With him, the Newcastle shirt remained clearly visible, today a memorabilia of twentieth-century sports aesthetics; a central role was that of the local beer, the Newcastle Brown Ale, sponsor from 1985 until 2000, then replaced by the NTL. The panorama of the soccer jerseys of those years affirmed Newcastle in a prominent position compared to other teams, whose deeply colored sponsor actually stood out the black and white zebra stripes of the Magpies jersey. A shirt that over time has become an inevitable style icon among collectors of this category of clothing, splendid both in the black and white home kit version and in the away version with the bordeaux and blue horizontal stripes.

Barrack Road

More generally, in the nineties Newcastle was a cool team: it played in one of the most beautiful and oldest stadiums in the world, with visibility with few other examples (we even talk about vertigo effect, Hitchcock wishes) and that precisely in the years Ninety has been modernized to allow a greater flow of fans to the matches. On a football Wednesday, we entered the belly of this huge vertical structure to see Alan Shearer trained by Ruud Gullit to challenge the Champions League greats. Obviously the English Gullit did not have the same look as the Milan Gullit and the Dutch trio, but the appeal that brought to St. James' Park was painted internationally and only with its successor, Bob Robson, things went slightly better so as to induce the producers of ''Goal!'', in fact, to choose this stadium as the main location of their film.

From the stars to the stables

The glories of the high ranking and of the gala evenings in the Champions League were lost after 2005, in which the team, despite the arrival of Michael Owen, suffered an inflation of the results and a sequence of failures that dragged the clubs out of the international visibility scene. Even in England, although with a good team, the ranking has been increasingly deficient and, in 2009, here is the great crisis: the relegation, the only win in eight games of coach Shearer, the challenge of the controversial President Mike Ashley and finally a profound financial crisis. The last decade has been a bad experience for Newcastle fans, who have also lost a lot in style - the latest jerseys are something that hurts the heart - and for some seasons they have lived in anonymity in the middle of the standings. When it's okay.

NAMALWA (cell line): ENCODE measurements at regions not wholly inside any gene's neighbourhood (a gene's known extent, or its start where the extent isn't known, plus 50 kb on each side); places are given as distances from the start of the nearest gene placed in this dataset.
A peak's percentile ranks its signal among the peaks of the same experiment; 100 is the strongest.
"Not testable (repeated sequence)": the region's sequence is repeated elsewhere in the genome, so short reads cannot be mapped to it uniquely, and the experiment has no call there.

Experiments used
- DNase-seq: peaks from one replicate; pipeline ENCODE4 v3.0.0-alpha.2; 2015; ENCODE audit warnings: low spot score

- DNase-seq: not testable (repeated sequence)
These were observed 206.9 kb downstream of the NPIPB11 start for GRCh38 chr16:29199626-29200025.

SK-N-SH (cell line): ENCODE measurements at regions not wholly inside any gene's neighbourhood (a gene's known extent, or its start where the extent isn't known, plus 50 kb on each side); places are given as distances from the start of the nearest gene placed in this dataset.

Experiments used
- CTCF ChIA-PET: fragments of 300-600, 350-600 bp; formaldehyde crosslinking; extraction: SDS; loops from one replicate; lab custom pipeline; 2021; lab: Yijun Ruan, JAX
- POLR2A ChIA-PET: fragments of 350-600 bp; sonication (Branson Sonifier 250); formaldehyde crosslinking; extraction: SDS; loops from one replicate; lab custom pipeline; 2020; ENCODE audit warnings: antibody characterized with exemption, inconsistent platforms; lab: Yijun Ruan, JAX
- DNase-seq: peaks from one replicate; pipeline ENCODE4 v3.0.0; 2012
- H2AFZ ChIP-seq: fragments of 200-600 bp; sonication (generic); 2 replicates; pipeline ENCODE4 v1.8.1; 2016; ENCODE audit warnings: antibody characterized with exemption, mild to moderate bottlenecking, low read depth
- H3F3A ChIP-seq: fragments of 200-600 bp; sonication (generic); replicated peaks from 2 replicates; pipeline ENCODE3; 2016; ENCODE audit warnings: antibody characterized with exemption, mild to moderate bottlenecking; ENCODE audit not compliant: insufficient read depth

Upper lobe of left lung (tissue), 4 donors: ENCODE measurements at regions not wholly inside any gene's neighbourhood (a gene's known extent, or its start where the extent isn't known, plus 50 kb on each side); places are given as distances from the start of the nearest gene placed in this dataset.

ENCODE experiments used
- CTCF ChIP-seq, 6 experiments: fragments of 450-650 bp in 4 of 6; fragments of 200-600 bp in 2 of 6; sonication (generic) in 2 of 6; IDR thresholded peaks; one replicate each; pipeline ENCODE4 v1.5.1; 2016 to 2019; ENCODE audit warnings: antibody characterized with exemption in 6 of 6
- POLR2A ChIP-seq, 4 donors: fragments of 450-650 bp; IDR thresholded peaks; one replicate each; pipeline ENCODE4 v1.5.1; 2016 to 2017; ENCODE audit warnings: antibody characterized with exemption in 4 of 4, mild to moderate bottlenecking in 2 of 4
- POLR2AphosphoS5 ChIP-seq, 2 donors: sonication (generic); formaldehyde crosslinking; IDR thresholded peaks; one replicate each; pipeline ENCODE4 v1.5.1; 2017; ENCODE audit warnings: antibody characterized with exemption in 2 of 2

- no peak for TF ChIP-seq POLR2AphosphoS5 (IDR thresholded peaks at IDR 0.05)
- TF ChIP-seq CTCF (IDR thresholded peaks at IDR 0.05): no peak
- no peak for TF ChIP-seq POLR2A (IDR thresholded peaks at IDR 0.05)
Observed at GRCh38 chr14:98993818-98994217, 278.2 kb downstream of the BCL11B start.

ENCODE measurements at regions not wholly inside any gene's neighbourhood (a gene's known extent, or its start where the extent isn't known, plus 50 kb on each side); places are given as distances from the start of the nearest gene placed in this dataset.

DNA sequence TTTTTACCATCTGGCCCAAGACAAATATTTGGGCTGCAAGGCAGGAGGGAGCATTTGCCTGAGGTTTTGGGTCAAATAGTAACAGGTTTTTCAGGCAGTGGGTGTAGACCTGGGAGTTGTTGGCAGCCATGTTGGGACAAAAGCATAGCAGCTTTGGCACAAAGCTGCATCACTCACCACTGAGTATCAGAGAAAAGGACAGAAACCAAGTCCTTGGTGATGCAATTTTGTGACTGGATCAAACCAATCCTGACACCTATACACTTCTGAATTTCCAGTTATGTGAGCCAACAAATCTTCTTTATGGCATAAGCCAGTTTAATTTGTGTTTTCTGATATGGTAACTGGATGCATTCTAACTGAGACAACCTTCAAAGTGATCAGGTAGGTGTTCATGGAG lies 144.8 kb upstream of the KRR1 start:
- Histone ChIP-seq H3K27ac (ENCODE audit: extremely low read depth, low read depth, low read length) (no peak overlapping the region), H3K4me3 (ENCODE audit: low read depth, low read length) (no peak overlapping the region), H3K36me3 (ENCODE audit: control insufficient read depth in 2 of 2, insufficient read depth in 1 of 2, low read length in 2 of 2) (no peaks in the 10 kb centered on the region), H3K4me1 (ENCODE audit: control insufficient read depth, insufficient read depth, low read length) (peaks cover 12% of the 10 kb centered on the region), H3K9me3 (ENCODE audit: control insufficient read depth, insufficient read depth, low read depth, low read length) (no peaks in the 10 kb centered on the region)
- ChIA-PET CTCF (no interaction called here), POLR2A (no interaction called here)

In these weeks of quarantine, the writer has not been able to enjoy Travis Scott's experience on Fortnite, nor the sense of community typical of gaming at Fifa Ultimate Team and, therefore, has managed with a Psp with a very limited choice of games. Among them was a 2009 Football Manager, and I allowed myself to save Newcastle from a sad - as announced in reality - relegation to the Championship. 

An unexpected desire to see Newcastle in the Champions League was automatically triggered, followed by the virtual tour of the city of Newcastle and an amletic buy/don't buy in front of the 1995 Newcastle second jersey. And the news that Kuno Becker - the actor who plays Santiago Munez - is writing the plot of Goal! 4 just now that Saudi money is coming, I noticed how nostalgic football stories are destined to repeat themselves over time.